Annual Fourth of July Parade in Downtown Elizabethton
One of the primer events of the summer is the annual July 4th parade. The event is sponsored by the City of Elizabethton and takes place downtown. Each year, several hundred local citizens line the sidewalks of Elk Avenue in anticipation of the blast of the siren which signals the start of the procession. Many youngsters find a seat on the curb and the smaller children take their places atop the shoulders of their dad giving them the best vantage point to see the floats, superheros, war veterans and so much more. The parade is always held in the early afternoon and usually starts around 1:00 p.m.
Participants usually start gathering just before lunch in the parking lot across for Big John's on the west side of downtown. Everything from military equipment to local and state government officials begin to line up for the event. Virtually every vehicle is adorned with American Flags and other red, white and blue decorations. Local Shriners, church groups, veteran's associations and many others prepare for the three block walk to the monument.
Local bands and color guards warm up and run through their routines. 2013 brings the beginning of a new tradition in Elizabethton. The EHS "Betsy" band has begun teaming up with any and all EHS band alumni for the first ever Elizabethton Community Marching Band. A pre-selected musical piece is prepared and practiced by the "Betsy" band. All alumni participants are asked to show up one hour early and the music is handed out. The combined band practices together for the first time in the parking lot and by the time the parade starts, the band is ready to give their usual stellar performance. Other high school bands from Carter County sometimes participate as well as other local musicians.
Frequently area bluegrass bands will enter a float full of East Tennessee talent which will bring a local flavor to the parade. Anything from a doghouse bass, to a mandolin and 5 string banjo will fill the air with music that almost makes it impossible to keep from singing along or at least tapping a foot. The large group pictured above was a hodge podge of local friends and family pickers. As they made their way down the street strumming some bluegrass favorites, they quickly became a local favorite.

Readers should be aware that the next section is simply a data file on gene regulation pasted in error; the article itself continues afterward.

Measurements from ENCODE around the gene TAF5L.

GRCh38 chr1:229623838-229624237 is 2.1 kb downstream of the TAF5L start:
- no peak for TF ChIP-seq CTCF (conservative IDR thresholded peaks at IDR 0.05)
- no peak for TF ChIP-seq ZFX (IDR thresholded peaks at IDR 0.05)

Usually there are some late morning festivities before the parade for the crowd to enjoy. Most years showcase a hot dog eating contest, free watermelon, concessions such as snow cones and ice cream, and some years even allow some area wrestlers to show their talents. Along with the festivities, several local and state government officials are in the crowd to answer questions and spend time with the people they represent. State Senators and Representatives make the trip from Nashville to honor the local veterans.
The Parade always stops at the war memorial for a couple of patriotic songs, a 21 gun salute and the playing of taps. After a few reverent moments of remembering the fallen brothers in combat, the celebration continues.
The parade usually lasts about an hour and ends at the Monument. Afterwords the attendees are usually treated to free ice cold bottled water supplied by Chris Mathis and the Carter County Sheriff's department.. The children have usually had their fill of free candy and suckers and are ready for an afternoon nap.
Local city workers begin the laborious task of cleaning the roads and moving the parade's safety barriers. This year a local lady that had just moved to the area with her two young children was overheard saying "I just moved here and we never had anything like this were I used to live. This is really great".
Thanks to all that have served and is currently serving in our military. Without their sacrifices, we would have nothing to celebrate.
A special thanks to our local officials and downtown association for making Carter County Tennessee one of the most desirable places to live in the eastern United States.